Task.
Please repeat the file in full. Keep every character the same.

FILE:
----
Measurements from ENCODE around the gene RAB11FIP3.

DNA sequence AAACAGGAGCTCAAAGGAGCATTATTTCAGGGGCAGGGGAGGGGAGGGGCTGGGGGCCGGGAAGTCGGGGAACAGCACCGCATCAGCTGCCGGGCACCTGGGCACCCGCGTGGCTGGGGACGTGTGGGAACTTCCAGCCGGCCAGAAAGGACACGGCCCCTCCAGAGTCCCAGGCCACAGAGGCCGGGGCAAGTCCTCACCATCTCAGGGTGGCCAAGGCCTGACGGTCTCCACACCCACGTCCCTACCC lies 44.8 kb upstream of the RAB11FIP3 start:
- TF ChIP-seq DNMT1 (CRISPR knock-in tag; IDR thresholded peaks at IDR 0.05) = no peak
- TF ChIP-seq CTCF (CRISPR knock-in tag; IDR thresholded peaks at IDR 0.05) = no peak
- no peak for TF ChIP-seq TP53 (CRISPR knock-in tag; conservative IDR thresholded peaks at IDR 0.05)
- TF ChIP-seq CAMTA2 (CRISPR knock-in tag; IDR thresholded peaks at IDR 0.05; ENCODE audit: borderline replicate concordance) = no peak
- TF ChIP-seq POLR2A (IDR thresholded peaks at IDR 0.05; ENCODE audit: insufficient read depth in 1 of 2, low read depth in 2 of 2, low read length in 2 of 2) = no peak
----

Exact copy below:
Measurements from ENCODE around the gene RAB11FIP3.

DNA sequence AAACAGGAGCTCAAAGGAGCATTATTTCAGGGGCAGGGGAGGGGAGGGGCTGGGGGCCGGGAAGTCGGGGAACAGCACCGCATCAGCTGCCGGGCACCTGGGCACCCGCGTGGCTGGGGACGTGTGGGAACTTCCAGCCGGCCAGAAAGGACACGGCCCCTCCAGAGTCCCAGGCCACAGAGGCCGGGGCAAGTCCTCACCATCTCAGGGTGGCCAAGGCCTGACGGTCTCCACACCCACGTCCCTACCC lies 44.8 kb upstream of the RAB11FIP3 start:
- TF ChIP-seq DNMT1 (CRISPR knock-in tag; IDR thresholded peaks at IDR 0.05) = no peak
- TF ChIP-seq CTCF (CRISPR knock-in tag; IDR thresholded peaks at IDR 0.05) = no peak
- no peak for TF ChIP-seq TP53 (CRISPR knock-in tag; conservative IDR thresholded peaks at IDR 0.05)
- TF ChIP-seq CAMTA2 (CRISPR knock-in tag; IDR thresholded peaks at IDR 0.05; ENCODE audit: borderline replicate concordance) = no peak
- TF ChIP-seq POLR2A (IDR thresholded peaks at IDR 0.05; ENCODE audit: insufficient read depth in 1 of 2, low read depth in 2 of 2, low read length in 2 of 2) = no peak